Tony Kelly

Tony Kelly


“Tony's expereince includes working at the The Victorian Department of Treasury and the Commonwealth Treasury”

Tony joined NAB early in 2011 from the Victorian Treasury where he worked for 12 years on a range of issues, including state budget strategy and forecasting state taxation revenues.

Before this, Tony was in the Commonwealth Treasury for a decade, where he undertook work on macroeconomic forecasting, microeconomic reform and debt management.

Tony grew up in Canberra and graduated (with first class honours) from the Australian National University. He also holds a Masters degree in Applied Finance from Macquarie University.


Investment indicators looking better

Jobs growth, business surveys and consumer sentiment all point to an economy in good shape.

Financial markets rallied strongly shortly after it was clear Donald Trump would be the next President. This was evident across stock, currency and bond markets, and there was also a decline in credit spreads.

Change to fed rate call – March hike now expected.

We expect growth to face some headwinds in coming quarters but to strengthen later in the year and into the next, assuming the President delivers a fiscal stimulus to the economy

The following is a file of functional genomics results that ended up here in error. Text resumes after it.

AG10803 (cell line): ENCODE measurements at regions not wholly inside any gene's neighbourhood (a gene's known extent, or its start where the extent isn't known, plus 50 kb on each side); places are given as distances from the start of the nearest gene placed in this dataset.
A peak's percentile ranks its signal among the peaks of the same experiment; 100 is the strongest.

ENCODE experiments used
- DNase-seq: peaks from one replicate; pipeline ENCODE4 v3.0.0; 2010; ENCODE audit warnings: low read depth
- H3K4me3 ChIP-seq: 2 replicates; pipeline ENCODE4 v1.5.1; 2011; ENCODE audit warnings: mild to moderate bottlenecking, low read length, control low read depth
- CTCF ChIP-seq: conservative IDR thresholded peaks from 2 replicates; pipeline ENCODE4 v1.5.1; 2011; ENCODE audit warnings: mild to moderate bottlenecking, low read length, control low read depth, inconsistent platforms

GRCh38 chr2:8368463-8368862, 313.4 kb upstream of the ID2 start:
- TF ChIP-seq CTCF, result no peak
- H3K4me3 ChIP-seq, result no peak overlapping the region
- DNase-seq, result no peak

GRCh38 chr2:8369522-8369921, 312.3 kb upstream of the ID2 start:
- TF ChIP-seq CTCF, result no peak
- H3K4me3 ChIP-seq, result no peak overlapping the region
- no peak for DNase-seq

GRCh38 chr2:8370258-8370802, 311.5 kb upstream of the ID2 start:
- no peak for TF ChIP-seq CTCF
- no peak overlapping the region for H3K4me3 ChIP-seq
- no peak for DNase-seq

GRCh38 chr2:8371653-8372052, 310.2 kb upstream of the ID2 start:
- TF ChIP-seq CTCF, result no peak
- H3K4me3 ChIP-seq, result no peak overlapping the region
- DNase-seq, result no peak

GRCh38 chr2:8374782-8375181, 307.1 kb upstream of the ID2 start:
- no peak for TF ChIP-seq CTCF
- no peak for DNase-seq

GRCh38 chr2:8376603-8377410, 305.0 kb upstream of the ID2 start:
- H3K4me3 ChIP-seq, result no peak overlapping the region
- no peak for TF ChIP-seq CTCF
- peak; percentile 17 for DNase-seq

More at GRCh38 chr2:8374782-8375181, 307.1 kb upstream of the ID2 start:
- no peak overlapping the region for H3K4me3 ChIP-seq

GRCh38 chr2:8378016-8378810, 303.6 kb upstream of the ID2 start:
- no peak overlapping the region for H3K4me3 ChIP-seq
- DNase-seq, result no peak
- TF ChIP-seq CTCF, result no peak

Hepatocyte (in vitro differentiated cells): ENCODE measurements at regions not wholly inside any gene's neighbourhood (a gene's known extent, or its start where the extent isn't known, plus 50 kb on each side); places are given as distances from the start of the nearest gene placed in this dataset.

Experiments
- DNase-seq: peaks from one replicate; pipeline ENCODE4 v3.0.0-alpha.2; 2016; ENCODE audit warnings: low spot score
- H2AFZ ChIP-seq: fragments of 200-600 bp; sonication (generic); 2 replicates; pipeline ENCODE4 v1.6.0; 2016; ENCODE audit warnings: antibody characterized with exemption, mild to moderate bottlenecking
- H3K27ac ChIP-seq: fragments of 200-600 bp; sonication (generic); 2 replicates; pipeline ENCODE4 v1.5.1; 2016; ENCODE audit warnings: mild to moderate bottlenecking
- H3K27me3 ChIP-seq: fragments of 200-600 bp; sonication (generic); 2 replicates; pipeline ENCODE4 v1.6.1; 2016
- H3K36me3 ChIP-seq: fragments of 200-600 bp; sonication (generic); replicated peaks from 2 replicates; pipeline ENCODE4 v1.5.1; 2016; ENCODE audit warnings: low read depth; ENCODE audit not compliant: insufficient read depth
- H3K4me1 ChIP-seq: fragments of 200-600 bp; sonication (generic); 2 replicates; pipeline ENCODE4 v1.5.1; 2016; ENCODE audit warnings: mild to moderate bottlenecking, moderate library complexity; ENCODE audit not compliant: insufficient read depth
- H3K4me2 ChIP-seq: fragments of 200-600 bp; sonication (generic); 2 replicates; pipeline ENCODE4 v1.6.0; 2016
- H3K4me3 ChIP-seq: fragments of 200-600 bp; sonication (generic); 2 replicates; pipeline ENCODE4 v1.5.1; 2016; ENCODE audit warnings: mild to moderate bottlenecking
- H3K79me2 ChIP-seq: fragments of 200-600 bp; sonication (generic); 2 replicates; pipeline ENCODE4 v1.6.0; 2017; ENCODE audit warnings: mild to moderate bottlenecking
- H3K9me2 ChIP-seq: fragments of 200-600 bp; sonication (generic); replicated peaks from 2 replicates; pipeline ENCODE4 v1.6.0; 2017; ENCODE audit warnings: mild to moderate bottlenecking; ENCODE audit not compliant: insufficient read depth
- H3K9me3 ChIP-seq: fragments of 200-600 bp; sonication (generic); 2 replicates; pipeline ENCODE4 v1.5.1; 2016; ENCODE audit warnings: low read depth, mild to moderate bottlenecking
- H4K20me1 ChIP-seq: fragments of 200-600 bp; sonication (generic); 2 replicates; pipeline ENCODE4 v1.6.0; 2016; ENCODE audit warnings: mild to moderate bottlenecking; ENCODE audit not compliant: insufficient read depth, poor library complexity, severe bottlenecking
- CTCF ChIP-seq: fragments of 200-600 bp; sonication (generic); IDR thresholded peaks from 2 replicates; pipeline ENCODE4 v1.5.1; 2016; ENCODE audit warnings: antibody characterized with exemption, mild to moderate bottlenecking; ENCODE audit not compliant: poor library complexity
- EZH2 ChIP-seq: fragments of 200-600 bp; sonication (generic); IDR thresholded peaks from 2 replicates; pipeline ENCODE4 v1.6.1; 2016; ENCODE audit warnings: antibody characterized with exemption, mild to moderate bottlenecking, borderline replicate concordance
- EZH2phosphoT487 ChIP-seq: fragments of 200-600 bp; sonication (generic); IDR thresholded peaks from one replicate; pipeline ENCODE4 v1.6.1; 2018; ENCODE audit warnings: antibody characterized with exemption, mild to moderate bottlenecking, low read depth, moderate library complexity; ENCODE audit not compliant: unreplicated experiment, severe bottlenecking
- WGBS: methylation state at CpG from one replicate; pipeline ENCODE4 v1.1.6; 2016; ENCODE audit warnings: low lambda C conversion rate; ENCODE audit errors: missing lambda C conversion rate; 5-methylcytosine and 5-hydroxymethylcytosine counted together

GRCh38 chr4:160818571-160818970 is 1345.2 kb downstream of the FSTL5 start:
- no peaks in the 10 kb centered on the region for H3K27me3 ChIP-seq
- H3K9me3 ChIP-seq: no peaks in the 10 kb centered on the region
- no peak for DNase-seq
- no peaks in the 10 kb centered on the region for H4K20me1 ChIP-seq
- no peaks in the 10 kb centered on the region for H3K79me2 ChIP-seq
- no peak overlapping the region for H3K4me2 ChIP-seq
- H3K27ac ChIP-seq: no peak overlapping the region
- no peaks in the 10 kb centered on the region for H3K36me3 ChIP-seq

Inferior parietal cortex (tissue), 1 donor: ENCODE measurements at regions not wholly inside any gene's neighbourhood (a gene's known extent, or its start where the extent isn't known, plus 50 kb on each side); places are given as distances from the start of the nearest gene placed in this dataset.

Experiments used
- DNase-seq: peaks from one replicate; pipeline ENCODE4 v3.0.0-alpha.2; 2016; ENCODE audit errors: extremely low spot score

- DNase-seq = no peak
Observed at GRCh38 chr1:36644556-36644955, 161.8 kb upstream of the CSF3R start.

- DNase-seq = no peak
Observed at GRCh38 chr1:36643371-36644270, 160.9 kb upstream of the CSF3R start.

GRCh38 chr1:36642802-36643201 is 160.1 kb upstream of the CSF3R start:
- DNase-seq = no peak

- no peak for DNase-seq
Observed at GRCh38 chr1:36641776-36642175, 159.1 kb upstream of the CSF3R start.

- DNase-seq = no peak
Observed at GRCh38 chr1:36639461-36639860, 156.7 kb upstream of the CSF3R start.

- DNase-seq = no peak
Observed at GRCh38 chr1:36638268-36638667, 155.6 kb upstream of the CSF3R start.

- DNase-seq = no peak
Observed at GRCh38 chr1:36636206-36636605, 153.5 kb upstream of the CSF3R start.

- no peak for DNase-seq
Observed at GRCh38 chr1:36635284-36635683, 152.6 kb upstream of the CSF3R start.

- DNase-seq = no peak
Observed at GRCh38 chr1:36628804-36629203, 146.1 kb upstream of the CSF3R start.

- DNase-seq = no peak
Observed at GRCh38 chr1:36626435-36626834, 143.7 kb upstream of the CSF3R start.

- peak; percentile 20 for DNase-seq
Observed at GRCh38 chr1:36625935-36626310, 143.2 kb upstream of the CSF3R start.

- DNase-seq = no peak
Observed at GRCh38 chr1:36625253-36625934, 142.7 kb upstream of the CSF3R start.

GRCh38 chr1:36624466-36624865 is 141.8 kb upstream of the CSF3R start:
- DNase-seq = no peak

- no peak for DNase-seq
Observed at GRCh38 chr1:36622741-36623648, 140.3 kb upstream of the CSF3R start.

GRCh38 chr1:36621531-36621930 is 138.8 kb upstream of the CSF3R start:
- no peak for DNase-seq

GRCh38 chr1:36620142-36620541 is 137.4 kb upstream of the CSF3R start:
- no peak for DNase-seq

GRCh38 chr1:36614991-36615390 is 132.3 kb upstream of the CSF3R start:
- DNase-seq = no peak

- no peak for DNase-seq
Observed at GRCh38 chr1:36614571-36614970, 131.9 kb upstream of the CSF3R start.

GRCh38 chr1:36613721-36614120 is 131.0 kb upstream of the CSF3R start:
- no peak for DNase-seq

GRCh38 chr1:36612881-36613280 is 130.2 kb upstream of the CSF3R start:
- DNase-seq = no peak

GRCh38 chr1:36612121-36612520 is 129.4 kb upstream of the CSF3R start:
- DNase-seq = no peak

Re-building the US industrial base, aiming to “massively increase jobs, wages, incomes and opportunities for the people of our country” is the principal economic objective of the Trump Presidency.

According to the most recent surveys, business conditions and household sentiment are solid, and on an upwards trend.

After a strong third quarter, the US economy remains on a solid footing based on the most recent partial indicators.

The new President and administration will take office at a time when the economy is in reasonably solid condition at the macro level.

US GDP growth accelerated in the September quarter to its fastest pace in two years.

While GDP growth has been modest, jobs growth remains solid and inflation is edging up.

Despite inflation remaining stubbornly below the Fed’s 2% goal, lower unemployment can still be expected to generate price pressures.

GDP growth was soft in the June quarter although the underlying pace of economic activity appears stronger.

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